Ellen Rhodes and Jill Duncan have written an excellent new book: AUDITORY-VERBAL PRACTICE: Family-Centered Early Intervention, 2nd Edition; published by Thomas, 2017. It will be appreciated by all clinicians in auditory-verbal practice, and others working with families. Even clinicians with many years of practice will find useful information in this book. The book is different than other books that deal with auditory-verbal practice in that it does not deal with specific therapy activities to build skills but presents in detail the issues we need to review to have a true family centered practice.
There is a good chapter on the available research about AV practice and suggestions for what needs to be done to improve data collection in this field as well as a good discussion reviewing published data on results of AV practice. The chapter on servicing families from diverse cultures is wonderful. We are all good at serving families like ourselves but serving those with different culture, language or values is more difficult. Families from different cultures bring different perspectives on parenting and disability. As clinicians, we need to understand and accept parenting differences and work with them. If we cannot do that, we are not providing families with the support they need to help their child succeed.
Family focused vs family-centered
I believe the most valuable parts of the book are those related to really developing a family centered practice. Auditory-verbal practitioners are family focused, but we are not all family centered, at least not all the time. While I thought I understood the difference, I certainly understand it better now that I have read the book. There is good discussion about developing a positive framework for families. There is a good discussion about giving families hope. As a clinician, I think giving families hope may be the most important thing we do. By giving hope we enable them to move forward. Once families develop hope there are no limits. Rhodes talks about how the family center practitioner is not directly responsible for a child’s progress. This is an important thing for us all to understand and remember. We can help families build the skills but, unless we take the child for our own, (not an option), we are not directly responsible. There is a good discussion about the different family based models, how they differ, and how we need to use that information in our own practice.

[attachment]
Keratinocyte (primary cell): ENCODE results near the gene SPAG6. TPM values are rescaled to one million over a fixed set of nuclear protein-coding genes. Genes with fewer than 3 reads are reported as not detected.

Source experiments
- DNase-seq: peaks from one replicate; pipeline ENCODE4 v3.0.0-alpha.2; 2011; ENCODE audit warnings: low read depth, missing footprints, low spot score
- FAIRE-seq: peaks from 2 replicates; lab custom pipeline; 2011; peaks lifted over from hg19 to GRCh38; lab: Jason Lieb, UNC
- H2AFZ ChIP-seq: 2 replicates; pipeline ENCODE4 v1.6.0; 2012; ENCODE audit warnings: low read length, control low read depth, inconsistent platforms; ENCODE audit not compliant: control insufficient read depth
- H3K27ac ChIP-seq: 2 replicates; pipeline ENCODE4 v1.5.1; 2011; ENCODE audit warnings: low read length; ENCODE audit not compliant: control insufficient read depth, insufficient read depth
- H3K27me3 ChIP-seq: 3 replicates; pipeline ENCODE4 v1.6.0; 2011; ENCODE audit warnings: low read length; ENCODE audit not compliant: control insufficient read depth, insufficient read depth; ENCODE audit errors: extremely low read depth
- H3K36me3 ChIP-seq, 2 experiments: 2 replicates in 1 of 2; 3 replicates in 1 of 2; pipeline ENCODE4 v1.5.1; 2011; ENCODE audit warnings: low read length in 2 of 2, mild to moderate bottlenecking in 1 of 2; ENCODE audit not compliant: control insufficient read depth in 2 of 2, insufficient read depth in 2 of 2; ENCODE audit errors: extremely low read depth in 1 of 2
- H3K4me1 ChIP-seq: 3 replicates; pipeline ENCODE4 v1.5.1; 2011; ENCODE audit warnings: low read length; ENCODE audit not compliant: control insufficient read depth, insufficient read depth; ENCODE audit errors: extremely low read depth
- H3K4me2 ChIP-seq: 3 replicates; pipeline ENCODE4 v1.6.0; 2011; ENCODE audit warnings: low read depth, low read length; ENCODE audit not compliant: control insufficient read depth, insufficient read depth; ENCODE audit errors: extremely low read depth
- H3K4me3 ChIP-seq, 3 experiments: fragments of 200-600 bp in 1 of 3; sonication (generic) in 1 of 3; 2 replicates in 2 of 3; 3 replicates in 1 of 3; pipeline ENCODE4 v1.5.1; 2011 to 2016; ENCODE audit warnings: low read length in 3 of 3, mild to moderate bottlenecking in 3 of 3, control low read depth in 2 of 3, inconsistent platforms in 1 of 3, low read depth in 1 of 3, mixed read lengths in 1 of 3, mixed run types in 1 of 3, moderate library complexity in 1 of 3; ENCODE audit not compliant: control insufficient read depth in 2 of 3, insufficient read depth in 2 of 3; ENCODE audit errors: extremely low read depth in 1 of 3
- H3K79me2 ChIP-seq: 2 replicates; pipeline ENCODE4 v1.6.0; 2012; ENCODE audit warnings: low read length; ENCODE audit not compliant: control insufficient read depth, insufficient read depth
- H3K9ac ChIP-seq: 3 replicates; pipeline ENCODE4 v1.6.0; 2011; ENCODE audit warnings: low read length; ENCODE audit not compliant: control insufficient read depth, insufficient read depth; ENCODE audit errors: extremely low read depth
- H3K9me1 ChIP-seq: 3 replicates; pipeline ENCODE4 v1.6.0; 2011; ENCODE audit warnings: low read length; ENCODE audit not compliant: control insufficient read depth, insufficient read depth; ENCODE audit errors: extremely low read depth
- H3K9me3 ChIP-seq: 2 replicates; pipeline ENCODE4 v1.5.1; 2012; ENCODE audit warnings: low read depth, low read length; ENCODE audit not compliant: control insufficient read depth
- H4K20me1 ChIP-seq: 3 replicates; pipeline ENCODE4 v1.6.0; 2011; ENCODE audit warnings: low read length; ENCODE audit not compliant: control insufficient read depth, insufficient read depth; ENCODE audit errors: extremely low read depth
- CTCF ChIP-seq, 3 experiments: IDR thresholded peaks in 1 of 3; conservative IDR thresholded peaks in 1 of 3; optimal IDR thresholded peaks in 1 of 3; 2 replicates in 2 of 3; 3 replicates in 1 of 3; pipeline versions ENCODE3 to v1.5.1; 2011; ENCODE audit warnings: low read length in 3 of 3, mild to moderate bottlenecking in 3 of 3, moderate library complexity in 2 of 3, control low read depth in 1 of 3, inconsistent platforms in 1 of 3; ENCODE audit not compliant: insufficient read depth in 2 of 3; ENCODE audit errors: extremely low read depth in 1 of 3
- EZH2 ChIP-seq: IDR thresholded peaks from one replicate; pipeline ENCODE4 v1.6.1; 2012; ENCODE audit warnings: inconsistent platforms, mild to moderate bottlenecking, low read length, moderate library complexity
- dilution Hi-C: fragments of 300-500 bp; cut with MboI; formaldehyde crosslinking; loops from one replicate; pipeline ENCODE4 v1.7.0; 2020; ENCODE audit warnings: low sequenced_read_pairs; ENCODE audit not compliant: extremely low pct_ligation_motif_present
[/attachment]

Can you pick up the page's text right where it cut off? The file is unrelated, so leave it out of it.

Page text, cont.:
Facilitating parent decision making
There is a good discussion about facilitating parent decision making and our role as clinicians in this process. For example, when families are deciding whether or not to have their child receive a cochlear implant, what is our role? Certainly to provide information and to be sure that families understand their choices and the consequences of selecting to implant or not, but it is not our decision to make. Any clinician who has been in this field for a number of years has had the experience of having families make decisions that we did not agree with. It is not easy to sit silently when a family chooses against an implant when our experience tells us that an implant would be appropriate. But, as we all know, it is not our decision.
There is good discussion about family relations: mother-father, parent-grandparents, siblings etc. and a very good discussion about parent-child interaction and how we, as clinicians, can provide assistance. The third section of the book discusses the family centered early intervention AV practice. There is a good discussion about home therapy, and a very good discussion about evaluating families characteristics and looking at their needs, and another about supporting and engaging families. The book ends with a chapter from Mary McGinnis with specific clinical examples about becoming more family centered which I think will be valuable for students and new clinicians, and even for some of us older clinicians
I strongly recommend this book. It is long and will require some thinking when reading it, but it will improve our practice.